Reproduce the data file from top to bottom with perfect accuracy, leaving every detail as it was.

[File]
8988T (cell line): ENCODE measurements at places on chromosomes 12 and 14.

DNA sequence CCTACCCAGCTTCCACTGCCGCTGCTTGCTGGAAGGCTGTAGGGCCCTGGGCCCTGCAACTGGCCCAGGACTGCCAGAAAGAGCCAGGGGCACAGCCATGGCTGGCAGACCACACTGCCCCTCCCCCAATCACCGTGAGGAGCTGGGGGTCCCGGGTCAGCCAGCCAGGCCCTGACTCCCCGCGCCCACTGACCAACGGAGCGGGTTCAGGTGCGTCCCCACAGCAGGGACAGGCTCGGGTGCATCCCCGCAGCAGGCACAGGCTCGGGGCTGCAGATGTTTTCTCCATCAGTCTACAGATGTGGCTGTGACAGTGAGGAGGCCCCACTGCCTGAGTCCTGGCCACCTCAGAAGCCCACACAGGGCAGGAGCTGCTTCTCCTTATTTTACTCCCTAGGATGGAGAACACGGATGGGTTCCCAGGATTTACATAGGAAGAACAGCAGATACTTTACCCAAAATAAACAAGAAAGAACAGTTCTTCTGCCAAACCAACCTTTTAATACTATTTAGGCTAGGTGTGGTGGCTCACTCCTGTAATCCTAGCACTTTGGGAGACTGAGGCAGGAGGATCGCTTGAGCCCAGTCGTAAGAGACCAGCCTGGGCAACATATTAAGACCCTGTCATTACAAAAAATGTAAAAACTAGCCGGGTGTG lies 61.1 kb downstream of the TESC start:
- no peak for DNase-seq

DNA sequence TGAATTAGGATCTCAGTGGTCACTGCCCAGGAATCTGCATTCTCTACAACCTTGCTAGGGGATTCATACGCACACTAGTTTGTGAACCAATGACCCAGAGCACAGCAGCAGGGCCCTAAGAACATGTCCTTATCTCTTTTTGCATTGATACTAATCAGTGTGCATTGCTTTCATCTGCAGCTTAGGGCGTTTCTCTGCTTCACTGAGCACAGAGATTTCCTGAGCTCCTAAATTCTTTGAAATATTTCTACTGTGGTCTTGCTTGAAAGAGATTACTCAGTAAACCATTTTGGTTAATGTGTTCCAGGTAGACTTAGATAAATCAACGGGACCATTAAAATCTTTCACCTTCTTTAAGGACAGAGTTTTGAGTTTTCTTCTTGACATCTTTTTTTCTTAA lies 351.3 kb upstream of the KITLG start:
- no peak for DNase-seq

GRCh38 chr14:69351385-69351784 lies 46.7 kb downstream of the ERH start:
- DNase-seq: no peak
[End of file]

8988T (cell line): ENCODE measurements at places on chromosomes 12 and 14.

DNA sequence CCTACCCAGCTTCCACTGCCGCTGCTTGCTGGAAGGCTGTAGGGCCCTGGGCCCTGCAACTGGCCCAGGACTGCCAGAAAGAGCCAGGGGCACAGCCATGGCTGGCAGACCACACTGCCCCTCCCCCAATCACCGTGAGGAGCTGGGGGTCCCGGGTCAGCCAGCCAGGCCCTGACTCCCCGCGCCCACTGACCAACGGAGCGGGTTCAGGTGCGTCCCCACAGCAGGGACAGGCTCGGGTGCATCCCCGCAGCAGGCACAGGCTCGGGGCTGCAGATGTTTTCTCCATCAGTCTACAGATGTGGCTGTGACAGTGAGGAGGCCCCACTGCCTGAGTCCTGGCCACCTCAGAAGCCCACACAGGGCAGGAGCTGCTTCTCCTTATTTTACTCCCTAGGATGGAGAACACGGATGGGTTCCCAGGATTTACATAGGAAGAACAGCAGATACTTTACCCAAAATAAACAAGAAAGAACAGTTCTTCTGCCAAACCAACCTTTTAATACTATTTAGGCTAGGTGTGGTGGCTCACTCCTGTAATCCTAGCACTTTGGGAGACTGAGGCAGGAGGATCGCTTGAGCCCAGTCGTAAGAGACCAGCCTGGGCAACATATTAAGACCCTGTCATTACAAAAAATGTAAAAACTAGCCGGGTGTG lies 61.1 kb downstream of the TESC start:
- no peak for DNase-seq

DNA sequence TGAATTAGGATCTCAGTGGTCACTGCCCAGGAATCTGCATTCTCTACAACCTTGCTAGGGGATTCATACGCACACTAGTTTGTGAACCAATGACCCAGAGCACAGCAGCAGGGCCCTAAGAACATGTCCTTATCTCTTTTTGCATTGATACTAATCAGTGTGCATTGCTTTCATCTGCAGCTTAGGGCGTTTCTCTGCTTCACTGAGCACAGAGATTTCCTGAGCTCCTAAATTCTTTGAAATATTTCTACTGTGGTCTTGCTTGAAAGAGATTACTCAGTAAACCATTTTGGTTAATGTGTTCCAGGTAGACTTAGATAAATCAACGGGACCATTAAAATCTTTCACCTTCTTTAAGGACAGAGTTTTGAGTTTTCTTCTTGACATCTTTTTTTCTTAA lies 351.3 kb upstream of the KITLG start:
- no peak for DNase-seq

GRCh38 chr14:69351385-69351784 lies 46.7 kb downstream of the ERH start:
- DNase-seq: no peak